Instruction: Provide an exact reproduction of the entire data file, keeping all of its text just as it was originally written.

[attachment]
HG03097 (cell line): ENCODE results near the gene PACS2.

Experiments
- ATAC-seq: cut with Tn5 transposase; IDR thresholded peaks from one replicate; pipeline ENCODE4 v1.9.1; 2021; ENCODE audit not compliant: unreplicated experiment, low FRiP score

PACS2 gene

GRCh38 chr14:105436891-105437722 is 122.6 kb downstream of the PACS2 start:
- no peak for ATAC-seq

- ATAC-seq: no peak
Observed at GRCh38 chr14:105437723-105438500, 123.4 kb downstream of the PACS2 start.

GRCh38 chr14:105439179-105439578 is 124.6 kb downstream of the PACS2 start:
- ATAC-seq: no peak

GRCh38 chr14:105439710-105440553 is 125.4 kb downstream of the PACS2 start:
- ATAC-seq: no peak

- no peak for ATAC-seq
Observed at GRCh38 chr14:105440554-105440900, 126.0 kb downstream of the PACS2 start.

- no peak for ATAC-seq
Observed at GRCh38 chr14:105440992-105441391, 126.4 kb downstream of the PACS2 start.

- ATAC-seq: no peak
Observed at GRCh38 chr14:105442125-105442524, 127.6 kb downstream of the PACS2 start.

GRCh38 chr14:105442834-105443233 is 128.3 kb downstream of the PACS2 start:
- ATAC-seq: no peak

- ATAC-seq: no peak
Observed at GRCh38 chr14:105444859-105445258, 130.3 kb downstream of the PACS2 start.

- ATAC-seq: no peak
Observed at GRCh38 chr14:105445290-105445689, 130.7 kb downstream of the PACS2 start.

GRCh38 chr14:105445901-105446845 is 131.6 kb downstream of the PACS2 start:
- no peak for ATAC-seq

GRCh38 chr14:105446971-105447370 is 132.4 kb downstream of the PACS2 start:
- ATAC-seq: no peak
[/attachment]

HG03097 (cell line): ENCODE results near the gene PACS2.

Experiments
- ATAC-seq: cut with Tn5 transposase; IDR thresholded peaks from one replicate; pipeline ENCODE4 v1.9.1; 2021; ENCODE audit not compliant: unreplicated experiment, low FRiP score

PACS2 gene

GRCh38 chr14:105436891-105437722 is 122.6 kb downstream of the PACS2 start:
- no peak for ATAC-seq

- ATAC-seq: no peak
Observed at GRCh38 chr14:105437723-105438500, 123.4 kb downstream of the PACS2 start.

GRCh38 chr14:105439179-105439578 is 124.6 kb downstream of the PACS2 start:
- ATAC-seq: no peak

GRCh38 chr14:105439710-105440553 is 125.4 kb downstream of the PACS2 start:
- ATAC-seq: no peak

- no peak for ATAC-seq
Observed at GRCh38 chr14:105440554-105440900, 126.0 kb downstream of the PACS2 start.

- no peak for ATAC-seq
Observed at GRCh38 chr14:105440992-105441391, 126.4 kb downstream of the PACS2 start.

- ATAC-seq: no peak
Observed at GRCh38 chr14:105442125-105442524, 127.6 kb downstream of the PACS2 start.

GRCh38 chr14:105442834-105443233 is 128.3 kb downstream of the PACS2 start:
- ATAC-seq: no peak

- ATAC-seq: no peak
Observed at GRCh38 chr14:105444859-105445258, 130.3 kb downstream of the PACS2 start.

- ATAC-seq: no peak
Observed at GRCh38 chr14:105445290-105445689, 130.7 kb downstream of the PACS2 start.

GRCh38 chr14:105445901-105446845 is 131.6 kb downstream of the PACS2 start:
- no peak for ATAC-seq

GRCh38 chr14:105446971-105447370 is 132.4 kb downstream of the PACS2 start:
- ATAC-seq: no peak